Correctional investigator finds toxic culture among staff in Edmonton prison
Canada’s Correctional Investigator tabled a report in Parliament today outlining issues with the culture and environment of the Correctional Service of Canada (CSC) and highlighting the impacts in one Edmonton prison.
According to the report from the Office of the Correctional Investigator, Dr. Ivan Zinger says toxic work culture has led to and perpetuated violence and poor conditions for inmates at a number of Canadian prisons.
Zinger says the Correctional Service of Canada needs to work harder to meet their obligations and “to ensure working and living conditions of staff and inmates are free of practices that undermine human dignity.”
The report features three case studies focusing on the staff cultures at certain institutions in Canada, one of which is the Edmonton Institution — a maximum security federal prison located in northeastern Edmonton.
“The Edmonton Institution (EI) case summary reports on an Office investigation into a series of degrading and humiliating inmate-on-inmate assaults that occurred between August and October 2018,” said a release from the Office of the Correctional Investigator.
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“When misconduct between or among staff is allowed to fester, when non-compliance with law or policy becomes normalized in the workplace, as I found in the Edmonton and Atlantic Institution investigations, there is bound to be negative effects for the inmate population,” said Dr. Zinger.
“In those instances, I have both a duty and responsibility to report and act upon them.”
Zinger’s report also found that staff and management “looked the other way” when planned attacks, harassment, and bullying occurred by some inmates against other protected populations.
“The Office of the Correctional Investigator and subsequent CSC reporting establish that the repetitive nature of these incidents can be traced backed to a staff culture at Edmonton Institution that one independent human resource assessment found ran on fear, suspicion, mistrust, intimidation, harassment, bullying and abuse of power – among staff members,” said the release.
“Disturbingly, the constant barrage of assaults on protected status inmates, which included throwing food, bodily fluids, garbage and other degrading and humiliating acts, went largely unreported by staff.”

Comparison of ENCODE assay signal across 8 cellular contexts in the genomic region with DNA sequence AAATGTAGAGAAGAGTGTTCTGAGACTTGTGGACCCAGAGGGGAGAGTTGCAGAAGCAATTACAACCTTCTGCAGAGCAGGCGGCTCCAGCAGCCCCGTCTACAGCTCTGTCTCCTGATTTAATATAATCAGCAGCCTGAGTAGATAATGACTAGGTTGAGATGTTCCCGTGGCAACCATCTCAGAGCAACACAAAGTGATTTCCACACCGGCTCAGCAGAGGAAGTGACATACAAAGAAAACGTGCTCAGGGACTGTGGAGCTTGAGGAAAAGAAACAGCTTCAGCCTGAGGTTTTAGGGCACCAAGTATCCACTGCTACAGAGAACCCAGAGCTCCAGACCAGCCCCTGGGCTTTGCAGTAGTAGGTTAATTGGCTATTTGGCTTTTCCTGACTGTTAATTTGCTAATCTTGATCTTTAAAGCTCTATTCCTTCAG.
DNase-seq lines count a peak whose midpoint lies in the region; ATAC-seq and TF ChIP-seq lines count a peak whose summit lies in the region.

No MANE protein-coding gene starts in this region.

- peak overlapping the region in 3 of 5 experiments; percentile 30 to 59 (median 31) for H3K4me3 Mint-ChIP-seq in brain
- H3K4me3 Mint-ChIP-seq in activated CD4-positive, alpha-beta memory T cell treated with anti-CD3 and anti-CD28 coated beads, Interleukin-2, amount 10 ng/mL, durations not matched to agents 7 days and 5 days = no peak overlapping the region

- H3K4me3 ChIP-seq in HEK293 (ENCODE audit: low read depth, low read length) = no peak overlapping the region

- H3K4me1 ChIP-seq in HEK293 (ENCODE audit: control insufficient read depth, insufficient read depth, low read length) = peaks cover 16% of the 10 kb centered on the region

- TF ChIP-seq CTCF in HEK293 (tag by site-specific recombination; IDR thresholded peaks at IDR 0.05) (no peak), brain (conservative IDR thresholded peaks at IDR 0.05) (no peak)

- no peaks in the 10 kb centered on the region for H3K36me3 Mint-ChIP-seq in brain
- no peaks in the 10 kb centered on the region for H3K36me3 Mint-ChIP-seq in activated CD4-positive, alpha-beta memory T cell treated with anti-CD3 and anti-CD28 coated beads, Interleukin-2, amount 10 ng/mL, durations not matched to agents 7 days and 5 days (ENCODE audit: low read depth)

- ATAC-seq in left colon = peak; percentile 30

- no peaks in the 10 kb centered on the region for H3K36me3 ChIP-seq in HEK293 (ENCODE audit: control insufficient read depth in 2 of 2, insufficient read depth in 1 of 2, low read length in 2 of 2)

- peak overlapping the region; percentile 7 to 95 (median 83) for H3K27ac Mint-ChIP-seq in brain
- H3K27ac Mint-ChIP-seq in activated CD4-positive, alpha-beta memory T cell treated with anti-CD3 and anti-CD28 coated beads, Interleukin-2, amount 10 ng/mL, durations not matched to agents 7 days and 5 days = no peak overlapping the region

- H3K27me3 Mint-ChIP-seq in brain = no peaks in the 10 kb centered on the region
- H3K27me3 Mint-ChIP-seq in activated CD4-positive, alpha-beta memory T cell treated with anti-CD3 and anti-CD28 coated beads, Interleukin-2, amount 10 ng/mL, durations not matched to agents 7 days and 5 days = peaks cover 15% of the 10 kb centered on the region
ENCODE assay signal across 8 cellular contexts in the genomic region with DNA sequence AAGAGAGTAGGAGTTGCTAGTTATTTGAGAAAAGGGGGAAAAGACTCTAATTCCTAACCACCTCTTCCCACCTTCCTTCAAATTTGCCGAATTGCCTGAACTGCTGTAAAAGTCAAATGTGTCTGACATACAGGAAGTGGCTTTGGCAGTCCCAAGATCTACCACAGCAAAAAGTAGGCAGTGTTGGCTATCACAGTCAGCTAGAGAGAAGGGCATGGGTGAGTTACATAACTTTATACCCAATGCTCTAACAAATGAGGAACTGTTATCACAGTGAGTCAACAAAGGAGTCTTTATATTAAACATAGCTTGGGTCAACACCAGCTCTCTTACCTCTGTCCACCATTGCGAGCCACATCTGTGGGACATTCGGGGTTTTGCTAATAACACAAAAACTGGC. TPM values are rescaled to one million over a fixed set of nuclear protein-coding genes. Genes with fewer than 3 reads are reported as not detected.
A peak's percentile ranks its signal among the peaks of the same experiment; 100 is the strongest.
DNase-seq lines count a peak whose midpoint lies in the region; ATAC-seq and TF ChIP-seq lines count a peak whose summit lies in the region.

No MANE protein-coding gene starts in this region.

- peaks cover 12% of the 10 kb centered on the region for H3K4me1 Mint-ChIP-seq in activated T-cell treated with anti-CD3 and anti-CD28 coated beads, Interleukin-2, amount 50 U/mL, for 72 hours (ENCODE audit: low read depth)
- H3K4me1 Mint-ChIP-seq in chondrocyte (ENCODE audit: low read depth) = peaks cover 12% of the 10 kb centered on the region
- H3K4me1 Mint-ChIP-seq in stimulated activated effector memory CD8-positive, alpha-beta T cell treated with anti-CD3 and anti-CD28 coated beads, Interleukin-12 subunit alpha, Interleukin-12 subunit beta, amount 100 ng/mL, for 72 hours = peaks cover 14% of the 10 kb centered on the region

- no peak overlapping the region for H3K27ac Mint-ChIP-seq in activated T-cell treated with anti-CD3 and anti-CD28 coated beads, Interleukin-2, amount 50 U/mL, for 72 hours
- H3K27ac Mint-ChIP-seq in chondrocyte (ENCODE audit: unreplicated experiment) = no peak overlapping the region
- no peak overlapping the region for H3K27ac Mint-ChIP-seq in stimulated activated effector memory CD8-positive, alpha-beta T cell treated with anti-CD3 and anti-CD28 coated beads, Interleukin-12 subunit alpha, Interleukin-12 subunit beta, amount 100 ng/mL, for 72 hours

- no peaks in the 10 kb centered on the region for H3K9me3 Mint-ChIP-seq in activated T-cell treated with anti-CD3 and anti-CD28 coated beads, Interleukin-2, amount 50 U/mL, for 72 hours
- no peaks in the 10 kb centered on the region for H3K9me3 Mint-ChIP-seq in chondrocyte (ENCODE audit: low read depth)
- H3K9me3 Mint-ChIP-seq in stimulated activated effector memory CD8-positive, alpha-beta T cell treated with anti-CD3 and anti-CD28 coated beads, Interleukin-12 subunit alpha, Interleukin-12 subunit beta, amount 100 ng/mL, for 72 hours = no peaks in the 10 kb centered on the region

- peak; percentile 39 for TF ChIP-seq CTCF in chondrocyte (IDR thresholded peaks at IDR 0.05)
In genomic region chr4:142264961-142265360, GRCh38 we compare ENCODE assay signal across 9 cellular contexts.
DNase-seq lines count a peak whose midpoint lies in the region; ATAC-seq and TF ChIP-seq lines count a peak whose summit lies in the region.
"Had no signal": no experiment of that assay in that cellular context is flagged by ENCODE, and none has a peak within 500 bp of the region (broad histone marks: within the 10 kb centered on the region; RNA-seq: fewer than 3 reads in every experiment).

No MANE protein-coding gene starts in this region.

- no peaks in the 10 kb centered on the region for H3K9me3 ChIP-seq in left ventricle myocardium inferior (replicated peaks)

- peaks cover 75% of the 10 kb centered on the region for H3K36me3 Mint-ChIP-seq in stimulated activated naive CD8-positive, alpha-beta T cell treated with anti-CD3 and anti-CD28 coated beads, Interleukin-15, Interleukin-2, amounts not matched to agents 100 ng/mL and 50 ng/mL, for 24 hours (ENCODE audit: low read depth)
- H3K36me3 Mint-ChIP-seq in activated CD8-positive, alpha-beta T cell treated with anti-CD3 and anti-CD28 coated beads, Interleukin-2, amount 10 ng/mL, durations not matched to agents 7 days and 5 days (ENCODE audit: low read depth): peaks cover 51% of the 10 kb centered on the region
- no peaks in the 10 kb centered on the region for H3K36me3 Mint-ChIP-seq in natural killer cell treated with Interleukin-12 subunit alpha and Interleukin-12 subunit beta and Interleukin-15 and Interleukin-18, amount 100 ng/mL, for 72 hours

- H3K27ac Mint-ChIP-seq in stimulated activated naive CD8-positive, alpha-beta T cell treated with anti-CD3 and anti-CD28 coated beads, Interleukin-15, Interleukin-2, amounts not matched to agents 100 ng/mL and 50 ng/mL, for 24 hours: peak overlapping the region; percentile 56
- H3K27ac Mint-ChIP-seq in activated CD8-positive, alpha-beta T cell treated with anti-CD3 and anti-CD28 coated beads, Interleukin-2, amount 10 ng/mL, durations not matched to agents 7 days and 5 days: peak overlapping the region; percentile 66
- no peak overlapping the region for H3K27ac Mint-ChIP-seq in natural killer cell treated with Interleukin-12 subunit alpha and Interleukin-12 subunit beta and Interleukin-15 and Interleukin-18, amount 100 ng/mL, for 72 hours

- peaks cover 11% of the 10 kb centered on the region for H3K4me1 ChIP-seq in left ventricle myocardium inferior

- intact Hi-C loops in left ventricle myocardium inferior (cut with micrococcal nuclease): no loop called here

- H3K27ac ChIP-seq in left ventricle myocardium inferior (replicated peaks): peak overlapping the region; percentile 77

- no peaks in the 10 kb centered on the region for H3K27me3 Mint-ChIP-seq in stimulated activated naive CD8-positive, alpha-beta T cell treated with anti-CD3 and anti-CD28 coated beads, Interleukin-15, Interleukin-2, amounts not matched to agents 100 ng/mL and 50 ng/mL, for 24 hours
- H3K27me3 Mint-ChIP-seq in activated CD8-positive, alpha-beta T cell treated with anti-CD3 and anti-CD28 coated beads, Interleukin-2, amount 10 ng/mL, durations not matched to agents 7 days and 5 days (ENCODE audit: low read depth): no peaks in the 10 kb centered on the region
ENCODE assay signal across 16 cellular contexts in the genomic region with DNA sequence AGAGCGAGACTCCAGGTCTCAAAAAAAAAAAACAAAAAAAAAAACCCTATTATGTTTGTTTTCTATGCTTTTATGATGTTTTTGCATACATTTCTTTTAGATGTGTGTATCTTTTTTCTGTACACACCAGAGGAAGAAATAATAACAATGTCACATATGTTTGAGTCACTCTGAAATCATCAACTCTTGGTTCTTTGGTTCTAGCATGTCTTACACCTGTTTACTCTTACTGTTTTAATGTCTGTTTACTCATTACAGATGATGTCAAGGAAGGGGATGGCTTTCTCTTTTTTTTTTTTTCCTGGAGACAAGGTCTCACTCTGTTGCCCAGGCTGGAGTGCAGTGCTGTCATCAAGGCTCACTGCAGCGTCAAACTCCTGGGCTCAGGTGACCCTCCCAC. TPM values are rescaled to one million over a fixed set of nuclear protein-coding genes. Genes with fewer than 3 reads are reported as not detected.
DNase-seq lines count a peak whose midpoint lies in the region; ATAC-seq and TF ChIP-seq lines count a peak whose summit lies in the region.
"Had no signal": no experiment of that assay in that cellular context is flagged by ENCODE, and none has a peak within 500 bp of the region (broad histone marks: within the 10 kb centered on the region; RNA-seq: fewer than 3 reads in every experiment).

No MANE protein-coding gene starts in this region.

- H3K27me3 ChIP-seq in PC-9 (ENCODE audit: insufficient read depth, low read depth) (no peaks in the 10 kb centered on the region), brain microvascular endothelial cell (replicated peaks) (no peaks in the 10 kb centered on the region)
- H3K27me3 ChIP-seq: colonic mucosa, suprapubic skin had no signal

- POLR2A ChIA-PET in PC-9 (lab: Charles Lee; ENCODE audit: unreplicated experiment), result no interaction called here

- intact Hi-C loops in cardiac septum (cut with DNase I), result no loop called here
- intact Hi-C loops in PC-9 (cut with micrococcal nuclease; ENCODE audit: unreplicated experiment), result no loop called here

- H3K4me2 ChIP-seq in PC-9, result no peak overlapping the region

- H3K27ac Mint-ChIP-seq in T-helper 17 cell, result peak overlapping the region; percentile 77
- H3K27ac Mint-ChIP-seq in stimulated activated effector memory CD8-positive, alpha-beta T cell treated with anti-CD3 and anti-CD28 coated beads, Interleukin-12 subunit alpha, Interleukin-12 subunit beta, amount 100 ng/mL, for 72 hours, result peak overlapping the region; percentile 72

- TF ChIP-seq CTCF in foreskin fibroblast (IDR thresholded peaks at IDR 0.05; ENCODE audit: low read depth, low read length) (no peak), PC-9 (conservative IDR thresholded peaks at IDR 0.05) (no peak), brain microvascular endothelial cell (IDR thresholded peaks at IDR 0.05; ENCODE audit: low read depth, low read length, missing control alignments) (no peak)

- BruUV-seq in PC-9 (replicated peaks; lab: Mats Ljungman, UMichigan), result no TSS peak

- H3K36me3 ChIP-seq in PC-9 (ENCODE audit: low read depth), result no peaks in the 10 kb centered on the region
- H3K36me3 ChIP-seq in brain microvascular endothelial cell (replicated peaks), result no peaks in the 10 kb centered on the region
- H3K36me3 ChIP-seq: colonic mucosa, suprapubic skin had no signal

The report states that the culture of staff “perpetuated and condoned group violence,” and disciplinary measures were not taken.
The incidents were brought forward to EI management by the Office of the Correctional Investigator in August 2018, but senior levels of management took action only after the Correctional Investigator brought forth “indisputable video evidence” later that year.
“That these incidents took place at an institution where the workplace culture is known to be especially problematic should have added to the sense of urgency and duty to act. No human being, regardless of status or crime, deserves to be treated in such a cruel, callous and degrading manner,” said Zinger.
Some local and national initiatives that have been implemented include an independent organizational assessment, follow-up evaluation reports, dismissal or suspension of several staff members, a confidential tip line for employees to report misconduct or mistreatment among staff, a national respectful workplace campaign, and appointment of a new senior management team at EI.
Zinger affirmed that these incidents must be looked at within the broader culture of CSC and noted a few areas that need to be addressed, including food quality, strip searching, use of force, and policy toward drug possession.
“I am encouraged that CSC is taking steps to ensure a positive work environment,” said Zinger.
“Harassment, intimidation and bullying are not acceptable, in any workplace. The working conditions of staff are the living conditions of inmates, and modelling appropriate behaviour is key to ensuring our prisons are safe, rehabilitative and humane environments.”